“Christian Texts for Aztecs” is a cultural history of the missionary enterprise in 16th-century Mexico, seen primarily through the work of Catholic missionaries and the native populations — principally the Aztecs. Jaime Lara addresses the inculturation of Catholic sacraments and sacramentals into an Aztec worldview in visual and material terms. He argues that Catholic liturgy — similar in some ways to pre-Hispanic worship — effectively “conquered” the religious imagination of its new Mesoamerican practitioners, thus creating the basis for a uniquely Mexican Catholicism. To illustrate this point, Lara examines such visual texts as neo-Christian architecture, mural painting, feather work and religious images made from corn. These, he claims, were the sensorial bridges that allowed for a successful, if not wholly orthodox, inculturation of Christianity into the New World. The book features 280 color images and 11 appendices of translations from Latin and Nahuati, the tongue of the Aztecs.

Prague in Danger: The Years of German Occupation, 1939-1945: Memories and History, Terror and Resistance, Theater and Jazz, Film and Poetry, Politics and War
Peter Demetz, Sterling Professor Emeritus of German Language and Literature
(Farrar, Straus & Giroux)

A successor to Peter Demetz’s “Prague in Black and Gold,” his account of more than 1,000 years of Central European history, “Prague in Danger” focuses on just six years when he was living in that city. Demetz — a “first-degree half-Jew” by Nazi categories, chronicles the city under German occupation both as an objective history and using his personal memories of the period: from the morning of March 15, 1939, when Hitler arrived from Berlin for the Nazi takeover of the Czechoslovak government, until the liberation of Bohemia in April 1945. Demetz interweaves an account of the German authorities’ diplomatic, financial and military machinations with a description of Prague’s evolving resistance and underground opposition. He describes how the city’s citizens went on living despite the deportations, murders, cruelties and violence. They kept the city’s theaters, film studios, workplaces, schools and newspapers functioning as they confronted the dual challenge of occupation and war.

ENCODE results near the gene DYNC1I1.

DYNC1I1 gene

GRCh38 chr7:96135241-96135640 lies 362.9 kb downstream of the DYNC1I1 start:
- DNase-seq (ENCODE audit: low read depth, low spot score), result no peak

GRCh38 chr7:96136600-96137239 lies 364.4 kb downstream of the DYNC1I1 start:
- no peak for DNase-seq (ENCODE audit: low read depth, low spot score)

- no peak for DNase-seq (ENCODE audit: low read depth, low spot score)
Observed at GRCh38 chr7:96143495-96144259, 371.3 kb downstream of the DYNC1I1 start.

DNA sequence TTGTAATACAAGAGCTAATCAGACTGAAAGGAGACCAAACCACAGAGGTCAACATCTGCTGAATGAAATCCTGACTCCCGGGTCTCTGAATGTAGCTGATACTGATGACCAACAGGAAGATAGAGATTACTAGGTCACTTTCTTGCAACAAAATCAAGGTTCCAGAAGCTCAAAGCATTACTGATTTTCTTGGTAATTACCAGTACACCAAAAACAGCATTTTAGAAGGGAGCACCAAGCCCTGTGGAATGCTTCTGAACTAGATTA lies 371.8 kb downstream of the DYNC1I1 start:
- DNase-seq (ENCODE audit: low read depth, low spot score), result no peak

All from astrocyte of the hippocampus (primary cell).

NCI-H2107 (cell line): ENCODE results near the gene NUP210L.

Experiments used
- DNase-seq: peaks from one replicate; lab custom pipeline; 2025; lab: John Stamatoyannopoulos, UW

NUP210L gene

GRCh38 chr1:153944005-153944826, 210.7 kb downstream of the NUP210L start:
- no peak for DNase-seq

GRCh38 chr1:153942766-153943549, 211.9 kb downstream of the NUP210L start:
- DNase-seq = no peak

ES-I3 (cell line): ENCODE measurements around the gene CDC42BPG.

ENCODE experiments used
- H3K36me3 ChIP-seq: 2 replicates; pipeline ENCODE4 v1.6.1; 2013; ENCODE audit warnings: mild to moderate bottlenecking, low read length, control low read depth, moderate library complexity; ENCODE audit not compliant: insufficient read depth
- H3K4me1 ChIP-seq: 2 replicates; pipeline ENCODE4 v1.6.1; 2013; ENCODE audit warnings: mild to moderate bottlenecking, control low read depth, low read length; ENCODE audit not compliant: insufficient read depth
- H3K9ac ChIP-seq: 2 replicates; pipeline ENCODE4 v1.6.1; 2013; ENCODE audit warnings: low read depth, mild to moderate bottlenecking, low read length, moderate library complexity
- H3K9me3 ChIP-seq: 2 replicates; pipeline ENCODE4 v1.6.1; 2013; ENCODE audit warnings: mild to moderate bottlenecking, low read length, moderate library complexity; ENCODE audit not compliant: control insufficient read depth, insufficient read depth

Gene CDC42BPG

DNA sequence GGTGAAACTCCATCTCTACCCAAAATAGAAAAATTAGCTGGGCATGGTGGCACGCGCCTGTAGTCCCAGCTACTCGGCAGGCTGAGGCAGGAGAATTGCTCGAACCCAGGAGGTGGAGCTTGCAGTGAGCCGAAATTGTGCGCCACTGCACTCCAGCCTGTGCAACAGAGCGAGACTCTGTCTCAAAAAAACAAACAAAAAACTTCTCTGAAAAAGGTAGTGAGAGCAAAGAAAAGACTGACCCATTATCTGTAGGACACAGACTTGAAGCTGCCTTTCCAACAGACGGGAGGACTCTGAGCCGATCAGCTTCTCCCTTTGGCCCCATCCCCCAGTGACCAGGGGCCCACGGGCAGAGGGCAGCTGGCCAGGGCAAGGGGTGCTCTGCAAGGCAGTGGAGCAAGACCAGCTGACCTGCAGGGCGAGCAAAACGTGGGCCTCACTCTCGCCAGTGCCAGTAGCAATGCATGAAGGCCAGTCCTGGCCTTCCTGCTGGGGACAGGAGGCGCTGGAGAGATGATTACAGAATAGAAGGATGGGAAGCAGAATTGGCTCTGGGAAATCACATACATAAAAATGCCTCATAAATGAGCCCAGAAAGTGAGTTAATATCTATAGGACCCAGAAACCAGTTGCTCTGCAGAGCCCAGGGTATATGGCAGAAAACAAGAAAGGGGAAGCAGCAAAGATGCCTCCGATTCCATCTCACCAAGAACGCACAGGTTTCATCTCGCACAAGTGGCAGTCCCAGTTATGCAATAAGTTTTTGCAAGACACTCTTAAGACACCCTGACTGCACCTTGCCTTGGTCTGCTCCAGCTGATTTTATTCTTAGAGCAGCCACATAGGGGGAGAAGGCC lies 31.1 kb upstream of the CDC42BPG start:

Clinical Management of Cardiovascular Risk Factors in Diabetes
Dr. Marvin Moser, clinical professor of medicine, and Dr. James R. Sowers
(Professional Communications Inc.)

Dr. Marvin Moser’s book presents the rationale for why physicians should more aggressively treat hypertension and other cardiovascular risk factors in diabetic patients. The book features specific therapeutic regimens for reducing cardiovascular events in diabetic patients, including lowering blood pressure, management of lipid abnormalities, antiplatelet therapy and glucose control.


Yale-engineered virus can attack brain tumors

Trustees set next steps in residential college expansion

Going back to the ‘basics’ of medicine on the wards of Uganda

New center promotes the study of Hellenic culture and civilization

Study to examine Internet-based programs for diabetic children

Study offers insight into possible cause of lymphoma

Lorimer lauded for contributions to corporate boards

Yale chemist honored for contributions to teaching . . .

Show documents people and fauna of the ‘New World’

‘Chronicler of American life’ is next Maynard Mack lecturer

Contemporary images of the Virgin Mary are featured in . . .

Symposium will explore human rights issues related to . . .

Police Academy for citizens to be held this spring

Arabic music past and present is explored in new exhibition

Chinese ‘Year of the Rat’ celebrated at Yale

Hundreds of schoolchildren will gather in Yale ‘castle’ . . .

Yale Books in Brief

Campus Notes